B.A., 2002, Michigan State University M.A., 2003, Northwestern University Ph.D., 2008, Northwestern University
About Dr. Maxson:
Dr. Maxson's research focuses on the political, social, and cultural history of premodern
Europe, particularly Italy. His first monograph, The Humanist World of Renaissance
Florence, 1400-1480 was released by Cambridge University Press in early 2014. The
book examines the learned interests of hundreds of so-called amateur humanists in
Renaissance Florence and, using a case study of Florentine diplomats, argues that
demands of political and social rituals motivated the spread, form, and success of
the humanist movement. Dr. Maxson has also published numerous articles in venues including
I Tatti Studies, Archivio Storico Italiano, Renaissance Studies, and others. He has
held fellowships most recently from Villa I Tatti (the Harvard University Center for
Italian Renaissance Studies), the Marco Institute at the University of Tennessee,
and the Research and Development Council at ETSU. He was a recipient of the College
of Arts and Sciences award for Distinguished Research for the 2013-14 academic year.
Dr. Maxson keeps an updated profile on academia.edu (https://etsu.academia.edu/BrianMaxson)
and is also on twitter (@maxson_brian).
Areas of Academic Specialty
Europe between 1050 and 1700 Political, diplomatic, cultural, and social history Italy
The Humanist World of Renaissance Florence
This book offers a major contribution for understanding the spread and appeal of the
humanist movement in Renaissance Florence. Investigating the connections between the
individuals who were part of the humanist movement, Brian Jeffrey Maxson reconstructs
the networks that bound them together. Overturning the problematic categorization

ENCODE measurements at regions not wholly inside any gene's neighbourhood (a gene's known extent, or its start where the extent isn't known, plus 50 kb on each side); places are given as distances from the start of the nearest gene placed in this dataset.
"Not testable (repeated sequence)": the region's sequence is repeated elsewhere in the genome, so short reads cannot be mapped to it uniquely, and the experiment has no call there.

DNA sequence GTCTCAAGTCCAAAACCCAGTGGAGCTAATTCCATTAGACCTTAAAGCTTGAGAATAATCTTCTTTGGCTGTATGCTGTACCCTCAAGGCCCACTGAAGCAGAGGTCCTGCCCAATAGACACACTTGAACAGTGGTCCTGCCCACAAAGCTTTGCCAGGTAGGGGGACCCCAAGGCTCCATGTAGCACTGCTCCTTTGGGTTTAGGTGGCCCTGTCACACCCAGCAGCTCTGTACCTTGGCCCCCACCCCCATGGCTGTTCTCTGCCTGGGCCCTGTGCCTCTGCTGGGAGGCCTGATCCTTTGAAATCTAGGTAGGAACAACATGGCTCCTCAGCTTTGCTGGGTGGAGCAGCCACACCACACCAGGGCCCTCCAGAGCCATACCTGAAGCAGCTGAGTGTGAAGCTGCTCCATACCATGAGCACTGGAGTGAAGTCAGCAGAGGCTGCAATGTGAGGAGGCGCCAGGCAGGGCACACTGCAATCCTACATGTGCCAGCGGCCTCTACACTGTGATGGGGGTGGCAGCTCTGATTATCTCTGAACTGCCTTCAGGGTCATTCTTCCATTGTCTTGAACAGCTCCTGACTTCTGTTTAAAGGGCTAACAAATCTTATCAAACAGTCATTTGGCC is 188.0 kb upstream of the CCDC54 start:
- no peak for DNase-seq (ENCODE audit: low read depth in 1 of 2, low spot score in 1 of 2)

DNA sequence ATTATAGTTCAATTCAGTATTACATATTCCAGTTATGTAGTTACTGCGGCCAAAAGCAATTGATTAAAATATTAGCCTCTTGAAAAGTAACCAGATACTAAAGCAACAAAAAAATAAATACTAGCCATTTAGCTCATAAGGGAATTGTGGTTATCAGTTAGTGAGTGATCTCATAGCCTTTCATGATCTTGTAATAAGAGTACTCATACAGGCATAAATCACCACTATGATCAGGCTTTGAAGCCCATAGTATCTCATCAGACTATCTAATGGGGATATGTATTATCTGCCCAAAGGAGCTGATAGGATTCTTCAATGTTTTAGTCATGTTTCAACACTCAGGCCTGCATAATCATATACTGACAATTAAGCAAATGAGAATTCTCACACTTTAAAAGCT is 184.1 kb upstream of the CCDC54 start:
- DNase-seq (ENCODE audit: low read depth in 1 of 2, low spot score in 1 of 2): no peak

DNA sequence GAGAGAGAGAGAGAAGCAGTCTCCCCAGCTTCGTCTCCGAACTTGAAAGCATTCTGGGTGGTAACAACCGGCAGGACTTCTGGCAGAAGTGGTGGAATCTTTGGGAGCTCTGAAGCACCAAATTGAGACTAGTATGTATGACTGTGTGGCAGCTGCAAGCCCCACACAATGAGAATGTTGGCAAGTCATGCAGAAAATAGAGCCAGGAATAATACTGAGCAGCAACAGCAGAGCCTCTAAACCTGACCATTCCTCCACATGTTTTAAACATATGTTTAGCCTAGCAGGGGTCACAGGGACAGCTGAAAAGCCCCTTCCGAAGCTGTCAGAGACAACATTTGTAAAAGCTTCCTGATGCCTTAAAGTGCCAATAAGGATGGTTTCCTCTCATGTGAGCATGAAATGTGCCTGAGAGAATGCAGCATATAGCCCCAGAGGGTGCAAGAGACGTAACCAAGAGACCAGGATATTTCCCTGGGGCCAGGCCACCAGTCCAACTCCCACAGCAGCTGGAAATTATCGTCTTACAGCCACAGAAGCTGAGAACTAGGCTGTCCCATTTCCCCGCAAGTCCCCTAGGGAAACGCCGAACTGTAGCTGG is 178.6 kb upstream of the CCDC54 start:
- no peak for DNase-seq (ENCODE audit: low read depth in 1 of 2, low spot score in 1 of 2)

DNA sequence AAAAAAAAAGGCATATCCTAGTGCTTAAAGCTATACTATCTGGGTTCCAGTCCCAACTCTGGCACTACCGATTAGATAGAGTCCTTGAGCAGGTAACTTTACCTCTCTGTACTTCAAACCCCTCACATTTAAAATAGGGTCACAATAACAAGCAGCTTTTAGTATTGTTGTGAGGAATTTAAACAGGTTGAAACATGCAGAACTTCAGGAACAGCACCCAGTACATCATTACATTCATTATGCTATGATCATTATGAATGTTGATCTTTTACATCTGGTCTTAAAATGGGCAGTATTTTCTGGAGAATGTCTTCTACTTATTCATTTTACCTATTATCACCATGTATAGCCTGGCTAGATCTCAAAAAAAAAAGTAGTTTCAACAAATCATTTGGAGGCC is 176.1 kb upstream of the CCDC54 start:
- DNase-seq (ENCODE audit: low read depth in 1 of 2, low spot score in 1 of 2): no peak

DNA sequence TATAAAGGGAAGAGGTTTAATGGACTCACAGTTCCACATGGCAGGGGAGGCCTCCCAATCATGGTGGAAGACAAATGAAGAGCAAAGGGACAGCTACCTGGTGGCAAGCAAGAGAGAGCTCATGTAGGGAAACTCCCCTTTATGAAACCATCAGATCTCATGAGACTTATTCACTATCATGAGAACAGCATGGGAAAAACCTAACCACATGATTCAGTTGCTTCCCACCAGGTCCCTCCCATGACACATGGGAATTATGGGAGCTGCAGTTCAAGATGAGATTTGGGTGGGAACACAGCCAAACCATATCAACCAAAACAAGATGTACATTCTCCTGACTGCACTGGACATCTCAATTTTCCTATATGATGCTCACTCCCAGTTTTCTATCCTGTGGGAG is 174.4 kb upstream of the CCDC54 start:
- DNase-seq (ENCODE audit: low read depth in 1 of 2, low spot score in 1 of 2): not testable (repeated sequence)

of humanists as either professional or amateurs, a distinction based on economics
and the production of original works in Latin, he offers a new way of understanding
how the humanist movement could incorporate so many who were illiterate in Latin,
but who nonetheless were responsible for an important intellectual and cultural paradigm
shift. The book demonstrates the massive appeal of the humanist movement across socio-economic
and political groups and argues that the movement became so successful and so widespread
because by the 1420s¬-30s the demands of common rituals began requiring humanist speeches.
Over time, deep humanist learning became more valuable in the marketplace of social
capital, which raised the status of the most learned humanists and helped disseminate
humanist ideas beyond Florence.
After Civic Humanism: New Approaches to Politics and Learning in Renaissance Italy
The thirteen essays in this volume demonstrate the multiplicity of connections between
learning and politics in Renaissance Italy. Some engage explicitly with Hans Baron's
"civic humanism" thesis illustrating its continuing viability, but also stretching
its application to prove the limitations of its original expression. Others move beyond
Baron's thesis to examine the actual practice of various individuals and groups engaged